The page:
New Jersey Announces Expanded Tax Breaks for Films and TV

Tax Breaks for Films and TV

New Jersey Announces Expanded Tax Breaks for Films and TV

In an exciting piece of good news, we have seen Gov. Phil Murphy of New Jersey announce a rather major increase to the state’s tax break program in an effort to attract further high-profile Films and TV projects. Brandon Blake, entertainment attorney at Blake & Wang P.A, has details on the plan for us.

films and tv                                    Brandon Blake

Seeking the Top Spot in films and tv

New Jersey has been pushing for more and better high-profile film and TV projects for a while now, and it’s good to see them put their money where their mouth is- quite literally.  The tax incentives program has not only been extended to 2034 but additional incentives have been put on the cards, too. Digital media projects can now claim credits up to 35%of their expenses back in certain southern counties, and 30% in the rest of the state. The annual limit also rises from $10M to $30M.

This builds on the New Jersey Film and Media Tax Credit Program, created in 2018 and later expanded in 2021, and forms part of a $14.5B incentive package hoping to bolster the state’s post-pandemic recovery. We’ve already seen recent productions, including West Side Story and The Equalizer, take advantage of the program. To date, it’s speculated that the streaming industry provides direct support for more than 20,000 jobs and $2B in wages in the state, let alone indirect effects on the local economy.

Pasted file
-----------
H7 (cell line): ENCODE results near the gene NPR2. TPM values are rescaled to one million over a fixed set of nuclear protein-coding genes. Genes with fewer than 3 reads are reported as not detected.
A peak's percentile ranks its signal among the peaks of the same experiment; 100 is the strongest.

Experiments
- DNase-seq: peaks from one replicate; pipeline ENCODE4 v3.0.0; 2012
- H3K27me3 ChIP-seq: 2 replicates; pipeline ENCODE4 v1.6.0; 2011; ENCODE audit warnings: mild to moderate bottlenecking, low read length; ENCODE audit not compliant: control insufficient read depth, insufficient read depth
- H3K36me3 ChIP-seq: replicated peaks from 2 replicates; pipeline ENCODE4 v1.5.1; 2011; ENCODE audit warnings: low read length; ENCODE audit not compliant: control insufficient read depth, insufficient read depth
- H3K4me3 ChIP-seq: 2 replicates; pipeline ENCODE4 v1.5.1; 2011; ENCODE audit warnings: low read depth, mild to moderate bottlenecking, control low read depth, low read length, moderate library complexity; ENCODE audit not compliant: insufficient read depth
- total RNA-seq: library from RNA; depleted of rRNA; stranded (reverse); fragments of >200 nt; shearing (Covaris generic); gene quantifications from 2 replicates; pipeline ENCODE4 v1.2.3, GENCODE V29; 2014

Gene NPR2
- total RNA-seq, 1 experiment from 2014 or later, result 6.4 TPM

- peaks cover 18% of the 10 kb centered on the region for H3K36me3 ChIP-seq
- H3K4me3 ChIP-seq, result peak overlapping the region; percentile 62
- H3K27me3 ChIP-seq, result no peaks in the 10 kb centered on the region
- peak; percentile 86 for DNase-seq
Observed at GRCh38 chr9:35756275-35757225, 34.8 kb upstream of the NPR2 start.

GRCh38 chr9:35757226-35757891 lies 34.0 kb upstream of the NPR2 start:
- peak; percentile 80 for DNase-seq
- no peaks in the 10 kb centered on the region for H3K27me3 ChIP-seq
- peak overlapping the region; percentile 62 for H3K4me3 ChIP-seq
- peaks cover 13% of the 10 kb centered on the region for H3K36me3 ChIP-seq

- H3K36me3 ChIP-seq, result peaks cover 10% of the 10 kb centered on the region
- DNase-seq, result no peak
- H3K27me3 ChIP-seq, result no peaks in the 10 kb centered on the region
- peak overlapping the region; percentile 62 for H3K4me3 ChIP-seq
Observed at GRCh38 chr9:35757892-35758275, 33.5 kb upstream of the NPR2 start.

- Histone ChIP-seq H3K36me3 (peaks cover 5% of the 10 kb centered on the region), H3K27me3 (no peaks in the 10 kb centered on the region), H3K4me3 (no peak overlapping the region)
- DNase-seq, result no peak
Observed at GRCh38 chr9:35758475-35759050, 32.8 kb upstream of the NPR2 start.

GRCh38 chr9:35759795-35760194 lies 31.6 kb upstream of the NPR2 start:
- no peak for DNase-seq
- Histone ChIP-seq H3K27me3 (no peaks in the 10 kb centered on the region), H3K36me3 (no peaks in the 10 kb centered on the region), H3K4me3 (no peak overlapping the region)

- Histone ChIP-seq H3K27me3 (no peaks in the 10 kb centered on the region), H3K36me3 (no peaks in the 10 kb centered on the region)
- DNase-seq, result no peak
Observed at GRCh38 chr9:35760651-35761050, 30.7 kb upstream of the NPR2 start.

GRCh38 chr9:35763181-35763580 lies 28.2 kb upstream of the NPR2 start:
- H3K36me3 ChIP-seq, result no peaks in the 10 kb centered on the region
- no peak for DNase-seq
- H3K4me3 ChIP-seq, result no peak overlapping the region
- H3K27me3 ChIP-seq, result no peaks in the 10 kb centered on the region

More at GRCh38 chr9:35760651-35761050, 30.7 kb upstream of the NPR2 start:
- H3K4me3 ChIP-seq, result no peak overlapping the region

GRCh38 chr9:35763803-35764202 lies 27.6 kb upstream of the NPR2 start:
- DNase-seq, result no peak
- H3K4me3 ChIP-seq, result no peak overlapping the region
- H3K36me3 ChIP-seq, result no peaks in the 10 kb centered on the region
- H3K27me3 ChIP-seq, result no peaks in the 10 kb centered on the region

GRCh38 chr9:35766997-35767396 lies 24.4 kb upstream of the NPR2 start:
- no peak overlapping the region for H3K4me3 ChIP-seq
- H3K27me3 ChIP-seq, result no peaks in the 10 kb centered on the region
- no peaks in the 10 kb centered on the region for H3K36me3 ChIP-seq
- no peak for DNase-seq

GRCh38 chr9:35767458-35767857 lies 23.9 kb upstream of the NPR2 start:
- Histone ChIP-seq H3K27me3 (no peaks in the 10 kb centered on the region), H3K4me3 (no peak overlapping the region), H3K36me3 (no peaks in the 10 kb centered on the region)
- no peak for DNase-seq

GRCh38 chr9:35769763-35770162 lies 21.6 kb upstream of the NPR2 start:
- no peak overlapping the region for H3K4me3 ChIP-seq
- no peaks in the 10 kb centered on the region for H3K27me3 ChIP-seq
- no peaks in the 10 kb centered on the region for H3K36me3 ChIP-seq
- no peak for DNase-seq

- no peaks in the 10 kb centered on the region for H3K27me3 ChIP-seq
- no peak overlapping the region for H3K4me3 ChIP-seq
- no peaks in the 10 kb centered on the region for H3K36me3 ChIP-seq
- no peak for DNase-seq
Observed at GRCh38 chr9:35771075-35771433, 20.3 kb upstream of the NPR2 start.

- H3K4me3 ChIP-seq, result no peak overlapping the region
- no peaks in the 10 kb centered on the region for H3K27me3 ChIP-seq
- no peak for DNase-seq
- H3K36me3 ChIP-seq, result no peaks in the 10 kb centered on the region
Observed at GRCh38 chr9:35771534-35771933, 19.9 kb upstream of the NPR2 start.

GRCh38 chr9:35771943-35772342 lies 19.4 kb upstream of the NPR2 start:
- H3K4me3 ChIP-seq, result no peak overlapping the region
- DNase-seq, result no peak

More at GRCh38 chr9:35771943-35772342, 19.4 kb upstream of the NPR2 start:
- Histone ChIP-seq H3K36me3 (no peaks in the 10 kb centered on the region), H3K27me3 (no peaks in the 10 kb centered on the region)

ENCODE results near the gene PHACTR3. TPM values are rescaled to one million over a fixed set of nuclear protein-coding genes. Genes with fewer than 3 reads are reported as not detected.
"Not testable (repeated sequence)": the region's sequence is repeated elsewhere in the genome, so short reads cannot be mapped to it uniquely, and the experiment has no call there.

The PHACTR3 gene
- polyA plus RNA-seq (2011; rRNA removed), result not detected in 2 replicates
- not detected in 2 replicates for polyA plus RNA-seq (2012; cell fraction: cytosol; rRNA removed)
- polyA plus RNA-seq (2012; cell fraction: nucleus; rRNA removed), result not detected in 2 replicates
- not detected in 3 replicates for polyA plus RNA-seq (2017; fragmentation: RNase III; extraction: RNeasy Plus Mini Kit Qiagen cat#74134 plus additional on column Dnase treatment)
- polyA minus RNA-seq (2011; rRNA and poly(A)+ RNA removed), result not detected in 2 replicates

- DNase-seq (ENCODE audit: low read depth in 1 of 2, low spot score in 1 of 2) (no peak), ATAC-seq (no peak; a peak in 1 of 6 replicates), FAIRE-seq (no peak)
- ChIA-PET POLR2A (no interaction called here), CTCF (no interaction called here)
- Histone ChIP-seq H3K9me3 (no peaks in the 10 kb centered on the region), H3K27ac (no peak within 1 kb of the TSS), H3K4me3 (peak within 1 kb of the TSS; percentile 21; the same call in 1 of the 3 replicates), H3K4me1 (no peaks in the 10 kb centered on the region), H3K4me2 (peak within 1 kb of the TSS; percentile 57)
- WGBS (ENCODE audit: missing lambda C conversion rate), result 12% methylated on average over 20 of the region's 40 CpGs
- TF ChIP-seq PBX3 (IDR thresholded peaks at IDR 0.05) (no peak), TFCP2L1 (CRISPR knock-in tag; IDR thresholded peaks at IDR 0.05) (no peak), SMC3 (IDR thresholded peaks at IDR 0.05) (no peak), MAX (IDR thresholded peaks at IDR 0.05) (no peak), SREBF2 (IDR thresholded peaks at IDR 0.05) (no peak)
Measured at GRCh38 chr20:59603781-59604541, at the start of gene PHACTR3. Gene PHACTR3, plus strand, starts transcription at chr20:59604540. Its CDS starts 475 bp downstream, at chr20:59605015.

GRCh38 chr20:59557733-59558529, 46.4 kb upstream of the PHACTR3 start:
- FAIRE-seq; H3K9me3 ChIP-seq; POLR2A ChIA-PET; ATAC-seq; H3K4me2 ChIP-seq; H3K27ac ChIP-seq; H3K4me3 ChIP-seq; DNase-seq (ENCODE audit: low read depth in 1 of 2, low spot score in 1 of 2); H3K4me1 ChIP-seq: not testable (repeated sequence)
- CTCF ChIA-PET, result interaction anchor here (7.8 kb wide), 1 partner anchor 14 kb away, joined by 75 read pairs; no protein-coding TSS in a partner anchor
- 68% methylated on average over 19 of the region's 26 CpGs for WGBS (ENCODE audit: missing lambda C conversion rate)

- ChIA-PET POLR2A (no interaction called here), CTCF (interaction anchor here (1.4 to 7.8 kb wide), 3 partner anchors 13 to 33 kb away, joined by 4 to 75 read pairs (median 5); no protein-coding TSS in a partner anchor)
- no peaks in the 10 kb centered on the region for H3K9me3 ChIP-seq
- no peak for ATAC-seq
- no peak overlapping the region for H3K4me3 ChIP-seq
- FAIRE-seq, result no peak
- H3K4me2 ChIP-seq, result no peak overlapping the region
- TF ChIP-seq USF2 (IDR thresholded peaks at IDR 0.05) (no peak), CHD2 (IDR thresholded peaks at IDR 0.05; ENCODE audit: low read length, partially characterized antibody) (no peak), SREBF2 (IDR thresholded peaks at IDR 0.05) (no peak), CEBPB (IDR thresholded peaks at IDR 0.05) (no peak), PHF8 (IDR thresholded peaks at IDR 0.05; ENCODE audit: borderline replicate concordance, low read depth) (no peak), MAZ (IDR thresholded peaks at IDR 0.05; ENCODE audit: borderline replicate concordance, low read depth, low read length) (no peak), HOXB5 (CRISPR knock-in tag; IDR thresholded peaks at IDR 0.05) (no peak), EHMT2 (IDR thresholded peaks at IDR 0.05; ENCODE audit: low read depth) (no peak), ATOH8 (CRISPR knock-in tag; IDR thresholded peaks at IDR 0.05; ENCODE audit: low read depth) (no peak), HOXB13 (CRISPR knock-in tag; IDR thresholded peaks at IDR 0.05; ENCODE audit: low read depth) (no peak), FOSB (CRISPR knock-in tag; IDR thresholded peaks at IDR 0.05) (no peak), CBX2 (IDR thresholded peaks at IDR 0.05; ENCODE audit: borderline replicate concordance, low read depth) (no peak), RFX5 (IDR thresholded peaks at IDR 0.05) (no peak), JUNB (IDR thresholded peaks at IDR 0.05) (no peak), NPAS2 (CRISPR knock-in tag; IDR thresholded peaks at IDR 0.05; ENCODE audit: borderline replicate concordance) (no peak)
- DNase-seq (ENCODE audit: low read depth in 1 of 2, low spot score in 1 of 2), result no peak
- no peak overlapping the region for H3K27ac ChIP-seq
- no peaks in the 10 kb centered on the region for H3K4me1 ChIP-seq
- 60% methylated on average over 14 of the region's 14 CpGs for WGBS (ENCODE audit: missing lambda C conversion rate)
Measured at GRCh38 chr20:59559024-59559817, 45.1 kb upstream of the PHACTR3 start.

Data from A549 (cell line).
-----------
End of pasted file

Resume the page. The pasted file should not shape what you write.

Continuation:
New Additions

The expanded program will also allow for bonuses for building New Jersey-based studios that remain in the area for a decade or more, as well as diversifying film crews. An additional $100M in tax credits are on offer for New Jersey film-lease partners, from credits authorized in other incentive programs, as from 2025.

This should further encourage film productions to film in the area, a figure that’s been steadily rising since the program’s 2018 introduction, with over 49 projects and $635M spent into the local economy since. Extremely effective? It would seem so. New Jersey Motion Picture and TV Commission Executive Director, Steven Gorelick, is also on record as stating that 2022 inquiries are already accelerating.

Not that the program is without its detractors. The New Jersey Office of Legislative Services, for one, claims that the state revenue could see reductions of $20M annually from the program. Yet with increasing competition from Georgia, New Mexico, and other states, it seems New Jersey is keen to keep interested high in the state as a filming location and encourage the local investment into its people, instead.

After all, reducing programs hasn’t worked well for California, which has seen a 39% drop in the number of shows shot there between 2020 and 2021, one of the steepest declines we’ve ever seen. And this is despite the addition of a further $330M in incentives last July.

Where to from here? It will be interesting to see how the new additions to an already enticing tax incentive program develop for New Jersey in the long term. As always, we will be here to keep you up-to-date and informed.


Related Articles

Back to top button